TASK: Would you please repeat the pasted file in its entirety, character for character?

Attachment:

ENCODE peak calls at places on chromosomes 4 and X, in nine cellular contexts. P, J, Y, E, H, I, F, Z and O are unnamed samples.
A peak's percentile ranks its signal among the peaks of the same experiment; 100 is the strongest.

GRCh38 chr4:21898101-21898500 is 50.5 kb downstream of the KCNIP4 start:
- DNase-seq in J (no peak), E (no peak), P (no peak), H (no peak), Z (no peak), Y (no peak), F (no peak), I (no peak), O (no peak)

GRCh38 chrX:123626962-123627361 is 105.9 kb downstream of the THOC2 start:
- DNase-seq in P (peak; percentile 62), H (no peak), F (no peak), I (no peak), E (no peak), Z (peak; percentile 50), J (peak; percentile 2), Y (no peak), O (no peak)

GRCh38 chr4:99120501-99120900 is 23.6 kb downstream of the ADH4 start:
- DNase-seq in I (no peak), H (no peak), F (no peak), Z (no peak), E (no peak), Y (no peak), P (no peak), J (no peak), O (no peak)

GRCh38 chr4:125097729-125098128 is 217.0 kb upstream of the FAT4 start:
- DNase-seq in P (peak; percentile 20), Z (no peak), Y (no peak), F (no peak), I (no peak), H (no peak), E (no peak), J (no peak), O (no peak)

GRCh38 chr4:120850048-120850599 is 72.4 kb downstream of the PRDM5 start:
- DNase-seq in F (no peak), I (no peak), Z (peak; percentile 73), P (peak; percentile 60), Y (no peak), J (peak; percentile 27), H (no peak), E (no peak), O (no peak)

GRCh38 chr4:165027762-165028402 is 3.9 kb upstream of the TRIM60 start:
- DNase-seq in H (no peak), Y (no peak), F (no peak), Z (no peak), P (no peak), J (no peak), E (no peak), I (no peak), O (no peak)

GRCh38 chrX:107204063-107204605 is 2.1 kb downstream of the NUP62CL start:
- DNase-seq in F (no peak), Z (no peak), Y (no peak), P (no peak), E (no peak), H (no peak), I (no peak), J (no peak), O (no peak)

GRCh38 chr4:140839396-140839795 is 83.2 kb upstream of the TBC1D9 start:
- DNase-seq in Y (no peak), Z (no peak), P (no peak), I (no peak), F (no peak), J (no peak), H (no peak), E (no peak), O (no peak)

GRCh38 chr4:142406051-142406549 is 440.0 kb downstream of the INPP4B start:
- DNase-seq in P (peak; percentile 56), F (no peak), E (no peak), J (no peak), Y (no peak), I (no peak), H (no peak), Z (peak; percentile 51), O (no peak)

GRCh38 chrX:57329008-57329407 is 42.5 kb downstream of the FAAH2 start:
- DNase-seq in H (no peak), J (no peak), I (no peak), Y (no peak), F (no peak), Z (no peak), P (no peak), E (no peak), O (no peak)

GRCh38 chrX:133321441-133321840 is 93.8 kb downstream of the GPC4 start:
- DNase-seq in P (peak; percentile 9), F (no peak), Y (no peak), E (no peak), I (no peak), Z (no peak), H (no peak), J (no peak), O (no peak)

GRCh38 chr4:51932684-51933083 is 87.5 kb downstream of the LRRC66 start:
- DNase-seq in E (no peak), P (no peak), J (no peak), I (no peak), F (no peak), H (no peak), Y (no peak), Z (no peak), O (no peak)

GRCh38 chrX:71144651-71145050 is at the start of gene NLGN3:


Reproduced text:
ENCODE peak calls at places on chromosomes 4 and X, in nine cellular contexts. P, J, Y, E, H, I, F, Z and O are unnamed samples.
A peak's percentile ranks its signal among the peaks of the same experiment; 100 is the strongest.

GRCh38 chr4:21898101-21898500 is 50.5 kb downstream of the KCNIP4 start:
- DNase-seq in J (no peak), E (no peak), P (no peak), H (no peak), Z (no peak), Y (no peak), F (no peak), I (no peak), O (no peak)

GRCh38 chrX:123626962-123627361 is 105.9 kb downstream of the THOC2 start:
- DNase-seq in P (peak; percentile 62), H (no peak), F (no peak), I (no peak), E (no peak), Z (peak; percentile 50), J (peak; percentile 2), Y (no peak), O (no peak)

GRCh38 chr4:99120501-99120900 is 23.6 kb downstream of the ADH4 start:
- DNase-seq in I (no peak), H (no peak), F (no peak), Z (no peak), E (no peak), Y (no peak), P (no peak), J (no peak), O (no peak)

GRCh38 chr4:125097729-125098128 is 217.0 kb upstream of the FAT4 start:
- DNase-seq in P (peak; percentile 20), Z (no peak), Y (no peak), F (no peak), I (no peak), H (no peak), E (no peak), J (no peak), O (no peak)

GRCh38 chr4:120850048-120850599 is 72.4 kb downstream of the PRDM5 start:
- DNase-seq in F (no peak), I (no peak), Z (peak; percentile 73), P (peak; percentile 60), Y (no peak), J (peak; percentile 27), H (no peak), E (no peak), O (no peak)

GRCh38 chr4:165027762-165028402 is 3.9 kb upstream of the TRIM60 start:
- DNase-seq in H (no peak), Y (no peak), F (no peak), Z (no peak), P (no peak), J (no peak), E (no peak), I (no peak), O (no peak)

GRCh38 chrX:107204063-107204605 is 2.1 kb downstream of the NUP62CL start:
- DNase-seq in F (no peak), Z (no peak), Y (no peak), P (no peak), E (no peak), H (no peak), I (no peak), J (no peak), O (no peak)

GRCh38 chr4:140839396-140839795 is 83.2 kb upstream of the TBC1D9 start:
- DNase-seq in Y (no peak), Z (no peak), P (no peak), I (no peak), F (no peak), J (no peak), H (no peak), E (no peak), O (no peak)

GRCh38 chr4:142406051-142406549 is 440.0 kb downstream of the INPP4B start:
- DNase-seq in P (peak; percentile 56), F (no peak), E (no peak), J (no peak), Y (no peak), I (no peak), H (no peak), Z (peak; percentile 51), O (no peak)

GRCh38 chrX:57329008-57329407 is 42.5 kb downstream of the FAAH2 start:
- DNase-seq in H (no peak), J (no peak), I (no peak), Y (no peak), F (no peak), Z (no peak), P (no peak), E (no peak), O (no peak)

GRCh38 chrX:133321441-133321840 is 93.8 kb downstream of the GPC4 start:
- DNase-seq in P (peak; percentile 9), F (no peak), Y (no peak), E (no peak), I (no peak), Z (no peak), H (no peak), J (no peak), O (no peak)

GRCh38 chr4:51932684-51933083 is 87.5 kb downstream of the LRRC66 start:
- DNase-seq in E (no peak), P (no peak), J (no peak), I (no peak), F (no peak), H (no peak), Y (no peak), Z (no peak), O (no peak)

GRCh38 chrX:71144651-71145050 is at the start of gene NLGN3: